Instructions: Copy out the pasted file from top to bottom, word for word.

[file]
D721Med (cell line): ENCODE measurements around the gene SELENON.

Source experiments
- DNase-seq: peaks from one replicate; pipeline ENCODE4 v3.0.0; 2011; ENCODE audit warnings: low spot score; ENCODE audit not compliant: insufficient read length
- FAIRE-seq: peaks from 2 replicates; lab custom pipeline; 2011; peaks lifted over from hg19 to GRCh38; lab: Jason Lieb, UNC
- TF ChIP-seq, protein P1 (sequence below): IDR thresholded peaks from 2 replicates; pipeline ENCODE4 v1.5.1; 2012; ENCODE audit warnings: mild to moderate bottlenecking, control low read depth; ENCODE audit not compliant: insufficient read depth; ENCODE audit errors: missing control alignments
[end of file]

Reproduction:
D721Med (cell line): ENCODE measurements around the gene SELENON.

Source experiments
- DNase-seq: peaks from one replicate; pipeline ENCODE4 v3.0.0; 2011; ENCODE audit warnings: low spot score; ENCODE audit not compliant: insufficient read length
- FAIRE-seq: peaks from 2 replicates; lab custom pipeline; 2011; peaks lifted over from hg19 to GRCh38; lab: Jason Lieb, UNC
- TF ChIP-seq, protein P1 (sequence below): IDR thresholded peaks from 2 replicates; pipeline ENCODE4 v1.5.1; 2012; ENCODE audit warnings: mild to moderate bottlenecking, control low read depth; ENCODE audit not compliant: insufficient read depth; ENCODE audit errors: missing control alignments